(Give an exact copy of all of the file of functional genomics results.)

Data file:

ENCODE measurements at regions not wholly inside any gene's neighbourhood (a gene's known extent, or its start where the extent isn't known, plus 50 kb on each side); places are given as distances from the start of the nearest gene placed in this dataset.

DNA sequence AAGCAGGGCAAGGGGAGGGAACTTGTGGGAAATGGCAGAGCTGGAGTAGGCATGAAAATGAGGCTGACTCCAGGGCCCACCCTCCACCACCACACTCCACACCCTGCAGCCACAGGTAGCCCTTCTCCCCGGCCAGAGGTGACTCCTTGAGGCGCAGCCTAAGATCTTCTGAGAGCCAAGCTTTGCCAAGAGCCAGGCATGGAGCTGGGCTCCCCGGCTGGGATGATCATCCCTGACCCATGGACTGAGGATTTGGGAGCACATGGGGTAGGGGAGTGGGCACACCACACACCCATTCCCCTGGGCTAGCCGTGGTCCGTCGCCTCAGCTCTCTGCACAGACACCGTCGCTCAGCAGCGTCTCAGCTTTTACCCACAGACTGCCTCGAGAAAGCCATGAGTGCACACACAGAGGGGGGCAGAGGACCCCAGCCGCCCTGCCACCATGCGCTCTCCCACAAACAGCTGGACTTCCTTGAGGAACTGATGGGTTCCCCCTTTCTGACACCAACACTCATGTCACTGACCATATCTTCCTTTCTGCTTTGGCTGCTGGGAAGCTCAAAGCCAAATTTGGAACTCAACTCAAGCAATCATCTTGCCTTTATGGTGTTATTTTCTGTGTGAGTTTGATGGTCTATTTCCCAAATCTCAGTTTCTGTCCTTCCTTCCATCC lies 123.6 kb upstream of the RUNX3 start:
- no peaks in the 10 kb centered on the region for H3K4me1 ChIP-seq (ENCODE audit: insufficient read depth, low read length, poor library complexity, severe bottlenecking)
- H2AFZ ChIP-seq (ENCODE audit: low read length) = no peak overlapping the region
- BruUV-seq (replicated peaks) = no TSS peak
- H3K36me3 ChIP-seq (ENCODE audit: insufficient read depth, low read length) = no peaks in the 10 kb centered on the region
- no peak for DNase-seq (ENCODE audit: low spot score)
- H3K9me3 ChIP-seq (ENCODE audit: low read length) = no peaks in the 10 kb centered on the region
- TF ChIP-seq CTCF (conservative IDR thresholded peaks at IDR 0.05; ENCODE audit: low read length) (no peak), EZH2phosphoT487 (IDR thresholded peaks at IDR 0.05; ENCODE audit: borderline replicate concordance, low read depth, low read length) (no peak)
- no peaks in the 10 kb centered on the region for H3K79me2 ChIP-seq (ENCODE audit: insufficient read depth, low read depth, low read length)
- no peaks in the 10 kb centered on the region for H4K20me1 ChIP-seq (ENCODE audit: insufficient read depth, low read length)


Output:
ENCODE measurements at regions not wholly inside any gene's neighbourhood (a gene's known extent, or its start where the extent isn't known, plus 50 kb on each side); places are given as distances from the start of the nearest gene placed in this dataset.

DNA sequence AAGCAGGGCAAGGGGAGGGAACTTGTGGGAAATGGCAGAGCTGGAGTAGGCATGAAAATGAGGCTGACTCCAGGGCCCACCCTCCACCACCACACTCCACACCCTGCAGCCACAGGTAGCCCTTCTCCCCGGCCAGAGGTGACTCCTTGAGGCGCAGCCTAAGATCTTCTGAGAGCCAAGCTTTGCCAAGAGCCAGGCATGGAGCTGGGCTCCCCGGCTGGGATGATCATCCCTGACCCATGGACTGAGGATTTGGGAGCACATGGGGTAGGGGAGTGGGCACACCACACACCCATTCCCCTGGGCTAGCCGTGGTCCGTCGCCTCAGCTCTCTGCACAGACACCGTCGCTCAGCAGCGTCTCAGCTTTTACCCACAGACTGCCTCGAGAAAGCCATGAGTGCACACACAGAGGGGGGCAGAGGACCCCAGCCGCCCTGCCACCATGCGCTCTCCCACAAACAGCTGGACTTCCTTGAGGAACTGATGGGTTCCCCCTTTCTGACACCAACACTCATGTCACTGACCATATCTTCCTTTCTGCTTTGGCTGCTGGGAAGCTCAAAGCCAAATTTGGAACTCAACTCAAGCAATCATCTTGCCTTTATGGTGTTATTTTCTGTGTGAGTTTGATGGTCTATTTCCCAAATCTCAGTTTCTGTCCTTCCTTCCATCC lies 123.6 kb upstream of the RUNX3 start:
- no peaks in the 10 kb centered on the region for H3K4me1 ChIP-seq (ENCODE audit: insufficient read depth, low read length, poor library complexity, severe bottlenecking)
- H2AFZ ChIP-seq (ENCODE audit: low read length) = no peak overlapping the region
- BruUV-seq (replicated peaks) = no TSS peak
- H3K36me3 ChIP-seq (ENCODE audit: insufficient read depth, low read length) = no peaks in the 10 kb centered on the region
- no peak for DNase-seq (ENCODE audit: low spot score)
- H3K9me3 ChIP-seq (ENCODE audit: low read length) = no peaks in the 10 kb centered on the region
- TF ChIP-seq CTCF (conservative IDR thresholded peaks at IDR 0.05; ENCODE audit: low read length) (no peak), EZH2phosphoT487 (IDR thresholded peaks at IDR 0.05; ENCODE audit: borderline replicate concordance, low read depth, low read length) (no peak)
- no peaks in the 10 kb centered on the region for H3K79me2 ChIP-seq (ENCODE audit: insufficient read depth, low read depth, low read length)
- no peaks in the 10 kb centered on the region for H4K20me1 ChIP-seq (ENCODE audit: insufficient read depth, low read length)